Colleges whose prices have gone higher and higher are now struggling to deal with a pullback in demand. Some are cutting tuition in half to offer potential applicants a more attractive sticker price. Others are trying out new strategies to raise enrollment or revenue, including one that is highly controversial
Ethical College Admissions: ‘I Am Not a Robot’
Inside Higher Ed – January 9, 2023
Jim Jump considers the issues raised by ChatGPT for the admissions essay.
The Conversation You Need to Have With Your Teen About College Admissions (it’s not what you think)
The Good Men Project – January 9, 2023
It sounds like being stuck between a rock and a hard place when trying to figure out how to healthily support your child, but there is a way. As an expert who helps teens get into their dream colleges, let me guide you through the conversation that could actually get through to your teen.
Low-Income Students Can Get More Money to Help Pay for College This Year
Money – January 6, 2023
Low-income college students can get an additional $500 from the federal government to help pay their education bills later this year. The extra money is thanks to a significant boost in funding for the Pell Grant program in the 2023-24 academic year as part of the $1.7 trillion spending bill recently signed into law.
Pell Grant to increase $500 in 2023: How can I apply?
Marca – January 6, 2023
We all know how complicated student loan debt has become in American society, it is what drives many educational institutions to continue charging what they charge to students. Scholarships and grants are the most viable solution for these students, especially the Federal Pell Grant program. Take a look at what you need to know about Pell Grants, which includes how to qualify, how to apply, and how to keep yourself eligible for them.
A College Admissions Expert Explains What Going Test-Optional Means for High School Seniors
Education Week – January 9, 2023
A handful of years ago, the SAT or ACT test was considered a central piece of college admissions. The test-taking process was both a rite of passage for high school students and a source of dread and angst—particularly among those striving for admittance to highly selective colleges and universities, many of which suggested or outright required a minimum score for applicants to be considered. For insight into the shift away from standardized test scores in college admissions and what it means for aspiring college goers in high school, Education Week spoke to Vern Granger, the director of undergraduate admissions at the University of Connecticut and board chair of the NACAC.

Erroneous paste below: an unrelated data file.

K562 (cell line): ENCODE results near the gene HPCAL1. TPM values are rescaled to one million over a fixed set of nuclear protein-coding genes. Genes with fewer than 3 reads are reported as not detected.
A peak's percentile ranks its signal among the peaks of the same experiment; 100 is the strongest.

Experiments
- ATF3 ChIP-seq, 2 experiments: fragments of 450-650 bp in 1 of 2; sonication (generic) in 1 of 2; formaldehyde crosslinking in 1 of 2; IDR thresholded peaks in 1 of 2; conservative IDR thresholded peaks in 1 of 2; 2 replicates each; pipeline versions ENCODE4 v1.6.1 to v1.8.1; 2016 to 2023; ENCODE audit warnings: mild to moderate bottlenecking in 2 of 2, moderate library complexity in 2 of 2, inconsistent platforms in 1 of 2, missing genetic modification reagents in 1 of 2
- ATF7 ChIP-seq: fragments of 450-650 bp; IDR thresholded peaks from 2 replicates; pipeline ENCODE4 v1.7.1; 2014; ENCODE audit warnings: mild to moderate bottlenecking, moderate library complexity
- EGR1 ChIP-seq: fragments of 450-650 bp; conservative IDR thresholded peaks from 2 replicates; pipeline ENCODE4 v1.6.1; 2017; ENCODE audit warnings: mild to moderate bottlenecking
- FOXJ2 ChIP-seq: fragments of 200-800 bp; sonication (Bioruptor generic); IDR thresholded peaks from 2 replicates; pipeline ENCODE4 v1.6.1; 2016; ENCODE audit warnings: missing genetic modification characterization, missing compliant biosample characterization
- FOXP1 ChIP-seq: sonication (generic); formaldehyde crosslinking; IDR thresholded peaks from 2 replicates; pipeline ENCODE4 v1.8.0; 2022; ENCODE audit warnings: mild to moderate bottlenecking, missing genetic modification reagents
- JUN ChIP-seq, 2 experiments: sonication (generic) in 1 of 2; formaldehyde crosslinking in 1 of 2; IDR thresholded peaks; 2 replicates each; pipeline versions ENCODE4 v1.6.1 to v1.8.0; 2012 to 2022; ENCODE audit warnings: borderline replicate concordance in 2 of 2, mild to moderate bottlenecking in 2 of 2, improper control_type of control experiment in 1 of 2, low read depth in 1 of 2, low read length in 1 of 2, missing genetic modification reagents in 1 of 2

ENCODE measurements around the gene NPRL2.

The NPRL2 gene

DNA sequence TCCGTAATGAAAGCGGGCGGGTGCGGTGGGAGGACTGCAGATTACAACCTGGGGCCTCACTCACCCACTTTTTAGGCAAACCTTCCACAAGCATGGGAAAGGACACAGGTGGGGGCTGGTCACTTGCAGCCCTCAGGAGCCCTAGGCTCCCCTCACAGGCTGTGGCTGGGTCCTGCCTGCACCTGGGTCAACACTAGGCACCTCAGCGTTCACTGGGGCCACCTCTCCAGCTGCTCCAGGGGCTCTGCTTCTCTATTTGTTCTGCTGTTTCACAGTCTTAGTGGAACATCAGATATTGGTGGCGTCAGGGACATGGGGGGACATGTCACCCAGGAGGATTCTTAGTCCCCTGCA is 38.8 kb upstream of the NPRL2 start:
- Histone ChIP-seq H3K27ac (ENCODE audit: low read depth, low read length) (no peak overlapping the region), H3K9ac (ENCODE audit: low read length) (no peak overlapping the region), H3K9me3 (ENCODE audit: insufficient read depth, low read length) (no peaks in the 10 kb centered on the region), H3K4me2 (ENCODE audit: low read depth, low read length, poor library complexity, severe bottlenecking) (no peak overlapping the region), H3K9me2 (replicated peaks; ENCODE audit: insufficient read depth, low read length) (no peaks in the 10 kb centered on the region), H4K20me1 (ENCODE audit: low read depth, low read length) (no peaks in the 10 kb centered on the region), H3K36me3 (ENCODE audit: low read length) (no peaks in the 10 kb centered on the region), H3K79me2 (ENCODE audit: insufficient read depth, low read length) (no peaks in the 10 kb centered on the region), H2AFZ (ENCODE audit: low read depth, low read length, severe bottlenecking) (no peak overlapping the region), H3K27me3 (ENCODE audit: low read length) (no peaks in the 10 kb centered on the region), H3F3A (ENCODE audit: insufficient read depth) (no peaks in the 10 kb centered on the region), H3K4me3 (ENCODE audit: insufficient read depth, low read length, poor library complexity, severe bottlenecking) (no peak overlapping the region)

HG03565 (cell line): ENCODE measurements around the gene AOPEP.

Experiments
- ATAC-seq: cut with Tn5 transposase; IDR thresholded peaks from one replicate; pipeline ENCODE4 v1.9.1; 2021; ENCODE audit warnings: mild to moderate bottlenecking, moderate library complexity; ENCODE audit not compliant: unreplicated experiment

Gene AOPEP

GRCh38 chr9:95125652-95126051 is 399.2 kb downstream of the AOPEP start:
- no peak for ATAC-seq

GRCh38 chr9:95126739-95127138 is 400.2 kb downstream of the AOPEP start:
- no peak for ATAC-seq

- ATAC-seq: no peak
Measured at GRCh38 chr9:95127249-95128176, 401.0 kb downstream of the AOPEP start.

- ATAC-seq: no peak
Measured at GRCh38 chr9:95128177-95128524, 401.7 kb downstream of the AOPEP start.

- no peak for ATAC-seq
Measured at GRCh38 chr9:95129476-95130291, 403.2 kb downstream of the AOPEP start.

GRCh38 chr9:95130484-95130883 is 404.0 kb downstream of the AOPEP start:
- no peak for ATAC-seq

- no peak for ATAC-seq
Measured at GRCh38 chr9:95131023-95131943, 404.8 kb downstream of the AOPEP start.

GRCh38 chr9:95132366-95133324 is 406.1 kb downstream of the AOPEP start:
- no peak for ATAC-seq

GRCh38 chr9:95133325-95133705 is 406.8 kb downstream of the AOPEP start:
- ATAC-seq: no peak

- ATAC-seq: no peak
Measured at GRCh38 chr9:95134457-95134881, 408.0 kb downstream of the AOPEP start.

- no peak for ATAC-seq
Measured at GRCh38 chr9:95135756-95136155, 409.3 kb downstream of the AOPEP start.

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Juniors, College Admission is a Stereogram
Georgia Tech Admission Blog – January 10, 2023
January and February are extremely common times for high schools to host programs for juniors. ‘College Kick Off,’ ‘Starting the College Conversation,’ and ‘Admission 101’ are a few of the panel titles I’ve seen recently. Often, the moderator will ask, ‘What is one thing you would like to leave folks with before we conclude?’ Over the years, I’ve had a variety of responses, but one of the most important is—focus on what really matters to you, rather than being distracted by many of the initial or obvious components of the college admission search. Like a stereogram, look into what you see. And more importantly, look beyond what you see.
Seattle’s schools are suing tech giants for harming young people’s mental health
NPR – January 8, 2023
The public school district in Seattle has filed a novel lawsuit against the tech giants behind TikTok, Instagram, Facebook, YouTube and Snapchat, seeking to hold them accountable for the mental health crisis among youth. The 91-page complaint says the social media companies have created a public nuisance by targeting their products to children, noting in part: ‘Defendants have successfully exploited the vulnerable brains of youth, hooking tens of millions of students across the country into positive feedback loops of excessive use and abuse…Worse, the content Defendants curate and direct to youth is too often harmful and exploitive…’
Most LGBTQ Youth Can’t Access Mental Health Care. How Schools Can Help
Education Week – January 3, 2023
A majority of LGBTQ students in every state except two said they sought mental health care but were unable to access it, according to a recent report. In all other states, the percentage of LGBTQ youth who were not able to access mental health care ranged from 50% to 72%, with Nevada having the highest percentage of such students. The Trevor Project report is based on the organization’s 2022 survey of nearly 34,000 LGBTQ people ages 13 to 24. It comes as state legislatures across the country have introduced bills that target LGBTQ students by restricting access to books about LGBTQ topics, limiting participation on team sports, and not offering restrooms that align with their gender identity.
America needs carpenters and plumbers. Gen Z doesn’t seem interested
NPR – January 5, 2023
While Gen Z — often described as people born between 1997 and 2012 — is on track to become the most educated generation, fewer young folks are opting for traditionally hands-on jobs in the skilled trade and technical industries. The application rate for young people seeking technical jobs — like plumbing, building and electrical work — dropped by 49% in 2022 compared to 2020, according to data from online recruiting platform Handshake.